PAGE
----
TEXAS FLOODING PUTS REACTOR AT RISK
A MESSAGE FROM MURATA-SAN
“The Conscience of Fukushima”
I am sending you an article of News Punch dated August 28, 2017.
Confronted with serious consequences of recent typhoons and flooding in Japan, we are led to think that the natural disasters taking place in the United States, would be spreading worldwide in future, including Japan.
The flooding crisis at the Texas Nuclear Plant teaches us that the existence itself of nuclear reactors is the top and real security issue.
We are reminded of the Unit 2 crisis of the Fukushima Daiichi. If an earthquake of intensity 7 happens there, the building of the Unit 2 could collapse, bringing about a nuclear disaster that could make Tokyo uninhabitable in the worst case.
We cannot but shudder to recall that besides the Unit 2 building stands a huge exhaust emission stack (more than 130 meters high). It is already partially damaged.
If it collapses, Trillions of Bq of radioactive radiation could be released.
It is now obvious that Japan must consecrate all efforts to bring Fukushima under control, and this very urgently.
It is our fervent hope that Texas does not suffer as Japan has.
With warmest and highest regards,
Former Japanese Ambassador to Switzerland
Flooding Crisis At Texas Nuclear Plant Sparks ‘New Fukushima’ Fears
Experts are warning the STP Nuclear Plant in Texas is unprepared for the unprecedented level of flooding in the area and claim the troubled nuclear plant could become the “new Fukushima” and contaminate the entire south of the USA.
Before Hurricane Harvey hit the area, STP Nuclear Plant officials claimed the nuclear reactor was prepared to weather the storm, with an article published in the Bay City Tribune in Texas boasting:
“The plant site is located 10 miles inland and at an elevation of 29 feet, well above the reach of even a Category 5 storm surge. The plant was designed with watertight buildings and doors to keep emergency electric power and cooling systems fully functional. All buildings housing safety equipment are flood-proof to an elevation of at least 41 feet above mean sea level.”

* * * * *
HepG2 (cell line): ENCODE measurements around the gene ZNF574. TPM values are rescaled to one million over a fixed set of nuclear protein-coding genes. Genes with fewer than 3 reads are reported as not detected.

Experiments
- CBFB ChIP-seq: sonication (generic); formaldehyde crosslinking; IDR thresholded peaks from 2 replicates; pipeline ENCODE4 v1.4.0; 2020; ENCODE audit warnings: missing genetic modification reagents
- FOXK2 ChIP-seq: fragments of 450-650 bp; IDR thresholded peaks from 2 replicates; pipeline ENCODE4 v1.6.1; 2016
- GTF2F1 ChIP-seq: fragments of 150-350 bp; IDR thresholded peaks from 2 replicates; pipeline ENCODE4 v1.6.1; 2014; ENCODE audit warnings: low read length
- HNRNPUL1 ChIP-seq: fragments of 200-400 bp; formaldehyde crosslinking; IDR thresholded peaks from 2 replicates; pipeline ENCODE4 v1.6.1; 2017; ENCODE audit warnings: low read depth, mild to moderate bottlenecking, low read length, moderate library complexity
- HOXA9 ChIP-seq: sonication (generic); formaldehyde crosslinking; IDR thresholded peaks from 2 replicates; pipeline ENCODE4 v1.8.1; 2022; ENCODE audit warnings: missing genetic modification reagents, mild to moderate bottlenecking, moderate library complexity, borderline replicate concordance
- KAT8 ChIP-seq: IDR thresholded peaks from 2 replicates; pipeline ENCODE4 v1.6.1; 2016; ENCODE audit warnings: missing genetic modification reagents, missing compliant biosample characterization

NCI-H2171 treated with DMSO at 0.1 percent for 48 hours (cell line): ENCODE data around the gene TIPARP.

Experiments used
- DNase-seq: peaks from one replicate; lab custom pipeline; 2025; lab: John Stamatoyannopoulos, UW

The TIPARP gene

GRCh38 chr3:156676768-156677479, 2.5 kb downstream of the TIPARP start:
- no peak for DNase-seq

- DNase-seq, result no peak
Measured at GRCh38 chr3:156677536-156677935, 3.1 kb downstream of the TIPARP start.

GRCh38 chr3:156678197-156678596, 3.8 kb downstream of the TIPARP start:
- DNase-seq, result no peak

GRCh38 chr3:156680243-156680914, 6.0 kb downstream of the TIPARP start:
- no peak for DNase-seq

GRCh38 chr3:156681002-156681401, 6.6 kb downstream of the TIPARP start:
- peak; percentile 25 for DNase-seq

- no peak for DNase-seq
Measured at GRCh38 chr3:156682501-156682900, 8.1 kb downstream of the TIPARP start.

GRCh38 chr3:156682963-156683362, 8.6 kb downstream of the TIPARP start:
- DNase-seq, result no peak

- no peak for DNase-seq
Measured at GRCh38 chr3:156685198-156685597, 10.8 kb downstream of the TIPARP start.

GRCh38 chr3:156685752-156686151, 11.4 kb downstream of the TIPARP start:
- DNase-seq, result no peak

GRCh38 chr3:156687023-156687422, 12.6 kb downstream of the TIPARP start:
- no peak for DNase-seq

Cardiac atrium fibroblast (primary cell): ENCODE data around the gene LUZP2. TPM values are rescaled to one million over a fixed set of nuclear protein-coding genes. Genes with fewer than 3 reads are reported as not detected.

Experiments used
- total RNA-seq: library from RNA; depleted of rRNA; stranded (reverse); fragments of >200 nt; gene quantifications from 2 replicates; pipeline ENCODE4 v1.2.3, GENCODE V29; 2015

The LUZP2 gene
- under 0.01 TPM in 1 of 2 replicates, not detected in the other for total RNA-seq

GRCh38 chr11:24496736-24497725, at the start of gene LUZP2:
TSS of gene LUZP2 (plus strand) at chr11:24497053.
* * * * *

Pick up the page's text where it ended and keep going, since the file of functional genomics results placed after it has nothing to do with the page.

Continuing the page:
An article in the San Antonio Current also debated the plants safety in the wake of Fukushima and made similar points about a hurricane storm surge – but also made an important distinction about inland flooding from the Colorado River, located about 2 miles away from the plant.
According to officials, the STP Nuclear Plant is built to withstand a “worst case scenario“ of a 100 year flood on the Colorado River.
From the article:
“STP spokesman Buddy Eller said the five-foot-thick, bunker-like concrete reactor domes reinforced with steel are able to withstand hurricane Category 5 winds and a 41-foot storm surge…“We’re built to withstand a worst-case scenario involving a hurricane with combined wind and a 100-year flood along that Colorado River,” Eller said. “…we’re located at 29 feet above sea level.”
While these pre-Harvey boasts from officials and nuclear plant spokesman may have sounded impressive before the storm hit, they now become truly disturbing.
According to the two articles and the STP spokesman himself, the nuclear reactor can withstand a 41 foot storm surge from the ocean – but being at 29 feet above sea level, that only allows for 12 feet of inland flooding.
Let’s take a look at the river level gauge on the Colorado River at Bay City, about 10 miles upstream from the STP nuclear plant:
he Colorado River at Bay City is forecast to surge 27 feet in the next two days!
And considering the river is currently 9 feet above what was forecast for this time, according to the graph, this is likely to surpass the all-time record crest of the Colorado River in the next few days. That “100 year flood” the plant spokesman talked about which happened in 1913 crested at a level of 56.1 feet.
The highest crest of the Colorado River at Bay City since the STP nuclear plant began operating was 24.04 feet in 1991.
Record flooding hit Houston after Harvey.
Is the STP plant designed to withstand a record flood? Judging by the brags and boasts coming from officials before Harvey hit, the nuclear plant is only designed to withstand a “worst case scenario” of 41 feet.
In the wake of the Fukushima nuclear crisis in Japan, it is worth keeping a close eye on nuclear reactors in disaster zones. As we learned from TEPCO in Japan, officials cannot be trusted to tell the truth when there is such devastation on the line.
They designed a nuclear plant to withstand a “100 year flood” on the Colorado River? That’s negligent and reckless for a nuclear plant. It looks like STP will be facing a major test in the coming days, and there is nothing anyone can do to stop it right now.